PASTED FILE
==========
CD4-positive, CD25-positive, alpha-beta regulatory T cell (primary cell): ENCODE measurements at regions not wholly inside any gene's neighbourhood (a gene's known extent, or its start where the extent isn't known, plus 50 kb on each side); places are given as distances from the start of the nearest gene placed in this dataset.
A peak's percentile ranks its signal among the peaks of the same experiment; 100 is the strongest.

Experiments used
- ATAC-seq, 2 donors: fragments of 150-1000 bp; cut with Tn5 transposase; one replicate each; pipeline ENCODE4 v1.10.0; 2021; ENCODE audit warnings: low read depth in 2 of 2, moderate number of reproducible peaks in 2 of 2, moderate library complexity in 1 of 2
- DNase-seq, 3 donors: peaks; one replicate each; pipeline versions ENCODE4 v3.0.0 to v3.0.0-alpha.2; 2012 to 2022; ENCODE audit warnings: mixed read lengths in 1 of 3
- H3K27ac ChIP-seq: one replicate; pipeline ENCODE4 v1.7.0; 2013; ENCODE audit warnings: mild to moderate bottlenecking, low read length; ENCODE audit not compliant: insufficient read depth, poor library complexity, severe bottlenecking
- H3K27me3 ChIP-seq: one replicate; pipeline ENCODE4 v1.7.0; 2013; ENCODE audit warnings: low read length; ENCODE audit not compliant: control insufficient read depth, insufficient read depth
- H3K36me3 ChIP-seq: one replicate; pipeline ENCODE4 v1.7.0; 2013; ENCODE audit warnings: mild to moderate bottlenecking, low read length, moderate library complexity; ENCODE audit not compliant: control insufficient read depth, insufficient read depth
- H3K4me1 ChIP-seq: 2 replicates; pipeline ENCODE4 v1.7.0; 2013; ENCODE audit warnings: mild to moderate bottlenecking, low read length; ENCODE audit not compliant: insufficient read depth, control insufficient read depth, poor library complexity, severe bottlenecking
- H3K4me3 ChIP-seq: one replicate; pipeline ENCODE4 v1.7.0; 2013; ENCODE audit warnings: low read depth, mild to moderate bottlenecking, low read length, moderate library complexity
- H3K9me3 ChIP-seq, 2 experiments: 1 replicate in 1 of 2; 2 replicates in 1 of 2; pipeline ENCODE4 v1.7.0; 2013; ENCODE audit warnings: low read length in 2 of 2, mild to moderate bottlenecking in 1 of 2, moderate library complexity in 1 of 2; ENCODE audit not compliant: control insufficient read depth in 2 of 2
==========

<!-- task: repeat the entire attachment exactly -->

CD4-positive, CD25-positive, alpha-beta regulatory T cell (primary cell): ENCODE measurements at regions not wholly inside any gene's neighbourhood (a gene's known extent, or its start where the extent isn't known, plus 50 kb on each side); places are given as distances from the start of the nearest gene placed in this dataset.
A peak's percentile ranks its signal among the peaks of the same experiment; 100 is the strongest.

Experiments used
- ATAC-seq, 2 donors: fragments of 150-1000 bp; cut with Tn5 transposase; one replicate each; pipeline ENCODE4 v1.10.0; 2021; ENCODE audit warnings: low read depth in 2 of 2, moderate number of reproducible peaks in 2 of 2, moderate library complexity in 1 of 2
- DNase-seq, 3 donors: peaks; one replicate each; pipeline versions ENCODE4 v3.0.0 to v3.0.0-alpha.2; 2012 to 2022; ENCODE audit warnings: mixed read lengths in 1 of 3
- H3K27ac ChIP-seq: one replicate; pipeline ENCODE4 v1.7.0; 2013; ENCODE audit warnings: mild to moderate bottlenecking, low read length; ENCODE audit not compliant: insufficient read depth, poor library complexity, severe bottlenecking
- H3K27me3 ChIP-seq: one replicate; pipeline ENCODE4 v1.7.0; 2013; ENCODE audit warnings: low read length; ENCODE audit not compliant: control insufficient read depth, insufficient read depth
- H3K36me3 ChIP-seq: one replicate; pipeline ENCODE4 v1.7.0; 2013; ENCODE audit warnings: mild to moderate bottlenecking, low read length, moderate library complexity; ENCODE audit not compliant: control insufficient read depth, insufficient read depth
- H3K4me1 ChIP-seq: 2 replicates; pipeline ENCODE4 v1.7.0; 2013; ENCODE audit warnings: mild to moderate bottlenecking, low read length; ENCODE audit not compliant: insufficient read depth, control insufficient read depth, poor library complexity, severe bottlenecking
- H3K4me3 ChIP-seq: one replicate; pipeline ENCODE4 v1.7.0; 2013; ENCODE audit warnings: low read depth, mild to moderate bottlenecking, low read length, moderate library complexity
- H3K9me3 ChIP-seq, 2 experiments: 1 replicate in 1 of 2; 2 replicates in 1 of 2; pipeline ENCODE4 v1.7.0; 2013; ENCODE audit warnings: low read length in 2 of 2, mild to moderate bottlenecking in 1 of 2, moderate library complexity in 1 of 2; ENCODE audit not compliant: control insufficient read depth in 2 of 2